YES Day – Our Second Favorite Holiday

What is there was a day when the answer to everything was YES?

That is premise of the book that we read over 9 years ago by Amy Krouse Rosenthal and Tom Lichtenheld. It was such a fun, whimsical idea that I couldn’t get out of my head. I am a huge sucker for holidays and holiday magic, I love how they break up the day-to-day and give us things to look forward to. My four boys at the time were ages 6-3 months old and we were just entering the school years. I dove in with both feet and in 2010 we had our first annual “Yes Day.”

For us, YES day is a way we end summer – one last hurrah before back to the rhythm and routine of the school year. Generally we do it a week or at least a few days before school starts, to give them time to normalize before school starts. I have had many other friends start this holiday. The best thing about a holiday you make up? YOU and your family get to decide the rules and they might change year to year as you adjust or your kids get older.

YES Day Rules

But, as everyone always asks, here are the basic rules of our YES day:

  1. YES Day has a set timeframe. For us now, that’s 6:30am (when my kids generally wake up) to 12midnight. When they were younger, it was more like 10pm – something that feels extra special and “late.” This timeframe was to prevent any child trying to get me out of my bed at 2am for YES day. Kinda like setting a time that your kids are allowed to open presents on Christmas kind of idea.
  2. YES Day has a budget. This is not a revolving door for my bank account. Decide a budget that works for your family size and communicate that to your kids ahead of time so they won’t get dreams of grandure. Ours has always been very modest, usually $50-100. Enough money to have some fun, but not a trip to Disneyland kids.
  3. YES Day budget can only be spent on experiences & food. I despise how much stuff my kids have and I wasn’t about to fund more of it. No, you can’t use the budget to buy new LEGOs – only experiences (going to the arcade, bounce place, trampoline place, local aquatic center, movies, etc.) or food.
  4. YES Day budget must be spent as a group – This is a great experience in communication and compromise and surprisingly has always worked out. I know, you might feel skeptical, but even with 5 opinions, my kids manage to figure out how they want to spend their budget in a way that everyone can get on board with. They usually decide this the week going into YES Day, not the day off.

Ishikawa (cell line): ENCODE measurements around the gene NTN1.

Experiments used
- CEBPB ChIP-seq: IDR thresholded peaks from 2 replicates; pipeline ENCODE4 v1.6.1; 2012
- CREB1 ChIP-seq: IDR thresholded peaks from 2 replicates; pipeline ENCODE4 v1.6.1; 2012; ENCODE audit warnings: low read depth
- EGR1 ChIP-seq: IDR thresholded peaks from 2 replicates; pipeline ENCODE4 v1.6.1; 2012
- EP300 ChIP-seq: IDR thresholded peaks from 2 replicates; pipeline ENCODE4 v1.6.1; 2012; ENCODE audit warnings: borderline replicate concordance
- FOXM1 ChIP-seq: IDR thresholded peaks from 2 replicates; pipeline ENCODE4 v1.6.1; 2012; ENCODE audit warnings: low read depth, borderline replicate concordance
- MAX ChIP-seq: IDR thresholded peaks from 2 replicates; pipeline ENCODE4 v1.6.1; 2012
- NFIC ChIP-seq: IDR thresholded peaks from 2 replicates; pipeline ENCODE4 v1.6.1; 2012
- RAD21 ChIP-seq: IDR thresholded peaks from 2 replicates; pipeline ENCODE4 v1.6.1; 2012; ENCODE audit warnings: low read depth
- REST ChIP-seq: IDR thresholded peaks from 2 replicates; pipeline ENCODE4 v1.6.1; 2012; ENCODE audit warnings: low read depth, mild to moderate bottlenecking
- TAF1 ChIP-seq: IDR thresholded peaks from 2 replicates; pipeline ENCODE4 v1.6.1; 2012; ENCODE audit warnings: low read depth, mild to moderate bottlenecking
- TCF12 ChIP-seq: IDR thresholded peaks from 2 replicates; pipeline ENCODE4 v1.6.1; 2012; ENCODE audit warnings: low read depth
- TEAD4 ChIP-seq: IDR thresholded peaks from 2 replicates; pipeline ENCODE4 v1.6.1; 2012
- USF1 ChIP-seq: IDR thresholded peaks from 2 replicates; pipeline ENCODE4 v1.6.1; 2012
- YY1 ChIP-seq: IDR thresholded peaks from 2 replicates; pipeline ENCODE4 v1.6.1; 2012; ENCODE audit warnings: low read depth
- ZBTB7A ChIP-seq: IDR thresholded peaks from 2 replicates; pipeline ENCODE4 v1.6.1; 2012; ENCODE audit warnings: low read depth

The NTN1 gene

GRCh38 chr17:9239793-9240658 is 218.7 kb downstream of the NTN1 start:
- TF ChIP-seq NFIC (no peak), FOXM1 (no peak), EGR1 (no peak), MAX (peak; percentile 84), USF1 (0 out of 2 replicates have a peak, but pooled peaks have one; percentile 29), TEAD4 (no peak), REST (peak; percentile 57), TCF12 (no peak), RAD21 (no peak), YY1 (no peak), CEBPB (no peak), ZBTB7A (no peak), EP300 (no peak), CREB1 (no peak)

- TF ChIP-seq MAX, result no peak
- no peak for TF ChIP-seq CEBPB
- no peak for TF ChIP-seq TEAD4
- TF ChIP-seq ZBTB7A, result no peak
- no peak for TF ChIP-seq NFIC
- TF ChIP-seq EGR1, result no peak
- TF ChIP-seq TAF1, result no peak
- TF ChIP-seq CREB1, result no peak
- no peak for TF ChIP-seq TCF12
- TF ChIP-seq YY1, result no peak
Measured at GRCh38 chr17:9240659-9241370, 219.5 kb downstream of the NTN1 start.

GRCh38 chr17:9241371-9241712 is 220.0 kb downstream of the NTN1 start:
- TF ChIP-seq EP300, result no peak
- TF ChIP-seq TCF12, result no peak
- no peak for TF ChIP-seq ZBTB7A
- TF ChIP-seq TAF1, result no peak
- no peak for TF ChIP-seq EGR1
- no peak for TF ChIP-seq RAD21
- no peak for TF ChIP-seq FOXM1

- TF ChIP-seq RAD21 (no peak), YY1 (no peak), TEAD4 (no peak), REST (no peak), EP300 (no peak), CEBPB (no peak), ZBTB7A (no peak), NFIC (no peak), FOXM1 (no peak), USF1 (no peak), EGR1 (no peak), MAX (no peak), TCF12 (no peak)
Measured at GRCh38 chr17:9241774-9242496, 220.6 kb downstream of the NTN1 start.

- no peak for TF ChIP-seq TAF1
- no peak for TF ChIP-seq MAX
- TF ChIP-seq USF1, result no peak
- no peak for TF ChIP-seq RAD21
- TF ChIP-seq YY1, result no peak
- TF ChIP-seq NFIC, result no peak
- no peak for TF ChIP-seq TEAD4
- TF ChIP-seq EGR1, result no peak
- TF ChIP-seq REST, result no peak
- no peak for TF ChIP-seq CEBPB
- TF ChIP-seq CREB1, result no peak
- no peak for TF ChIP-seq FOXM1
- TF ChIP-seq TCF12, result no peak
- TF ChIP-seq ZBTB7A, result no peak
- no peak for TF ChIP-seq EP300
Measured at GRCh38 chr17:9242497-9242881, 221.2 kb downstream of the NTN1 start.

5. You still have to share on YES Day – If someone else wants to use the WiiU, you still have to take turns and share, as it is their YES Day too.
  6. You still have to ask mom for permission – Even though they know the answer will be YES, they still have to ask, because half the fun is me getting to say YES! I even do so in a silly voice that they all love and won’t let me stop, ha!

What YES Day looks like for us

What does YES Day end up looking like for us? It’s really all about the little things:

“YES you can skip your chores and music practice.”
“YES you can stay in your pjs all day”
“YES, you can have ice cream for breakfast”
“YES, you can do more than your 30 minutes of screen time.”
“YES, we can go the trampoline place.”
“YES, you can have chips.”
“YES, you can stay up past your bedtime.”
“YES, you can sleep out in the treehouse.”
“YES, we can ride our bikes to the park.”

You get the idea. My kids look forward to this holiday alllll year – it is their favorite only second to Christmas. I hope this will give you a foundation to start your own YES Day (and parents, I think we all need to plan a grown-up YES Day, ha!).